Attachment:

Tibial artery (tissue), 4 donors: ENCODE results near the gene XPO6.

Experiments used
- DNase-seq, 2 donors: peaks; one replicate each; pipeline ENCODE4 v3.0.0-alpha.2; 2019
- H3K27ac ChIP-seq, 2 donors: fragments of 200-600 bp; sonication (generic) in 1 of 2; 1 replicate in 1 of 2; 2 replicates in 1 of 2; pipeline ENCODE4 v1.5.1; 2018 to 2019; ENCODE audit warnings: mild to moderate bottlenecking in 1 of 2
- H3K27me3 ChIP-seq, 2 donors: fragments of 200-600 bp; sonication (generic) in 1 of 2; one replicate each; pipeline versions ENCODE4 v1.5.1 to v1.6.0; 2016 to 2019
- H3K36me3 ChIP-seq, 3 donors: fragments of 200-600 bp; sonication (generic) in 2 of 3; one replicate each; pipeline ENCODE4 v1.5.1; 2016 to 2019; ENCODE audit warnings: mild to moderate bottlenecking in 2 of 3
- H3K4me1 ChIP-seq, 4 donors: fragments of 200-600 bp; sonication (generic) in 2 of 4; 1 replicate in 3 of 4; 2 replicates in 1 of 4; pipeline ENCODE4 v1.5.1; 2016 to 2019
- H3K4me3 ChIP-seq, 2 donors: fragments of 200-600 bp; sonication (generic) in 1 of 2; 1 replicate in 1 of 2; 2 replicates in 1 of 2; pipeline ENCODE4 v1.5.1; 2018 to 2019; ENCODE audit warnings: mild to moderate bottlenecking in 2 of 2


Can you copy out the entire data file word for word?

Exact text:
Tibial artery (tissue), 4 donors: ENCODE results near the gene XPO6.

Experiments used
- DNase-seq, 2 donors: peaks; one replicate each; pipeline ENCODE4 v3.0.0-alpha.2; 2019
- H3K27ac ChIP-seq, 2 donors: fragments of 200-600 bp; sonication (generic) in 1 of 2; 1 replicate in 1 of 2; 2 replicates in 1 of 2; pipeline ENCODE4 v1.5.1; 2018 to 2019; ENCODE audit warnings: mild to moderate bottlenecking in 1 of 2
- H3K27me3 ChIP-seq, 2 donors: fragments of 200-600 bp; sonication (generic) in 1 of 2; one replicate each; pipeline versions ENCODE4 v1.5.1 to v1.6.0; 2016 to 2019
- H3K36me3 ChIP-seq, 3 donors: fragments of 200-600 bp; sonication (generic) in 2 of 3; one replicate each; pipeline ENCODE4 v1.5.1; 2016 to 2019; ENCODE audit warnings: mild to moderate bottlenecking in 2 of 3
- H3K4me1 ChIP-seq, 4 donors: fragments of 200-600 bp; sonication (generic) in 2 of 4; 1 replicate in 3 of 4; 2 replicates in 1 of 4; pipeline ENCODE4 v1.5.1; 2016 to 2019
- H3K4me3 ChIP-seq, 2 donors: fragments of 200-600 bp; sonication (generic) in 1 of 2; 1 replicate in 1 of 2; 2 replicates in 1 of 2; pipeline ENCODE4 v1.5.1; 2018 to 2019; ENCODE audit warnings: mild to moderate bottlenecking in 2 of 2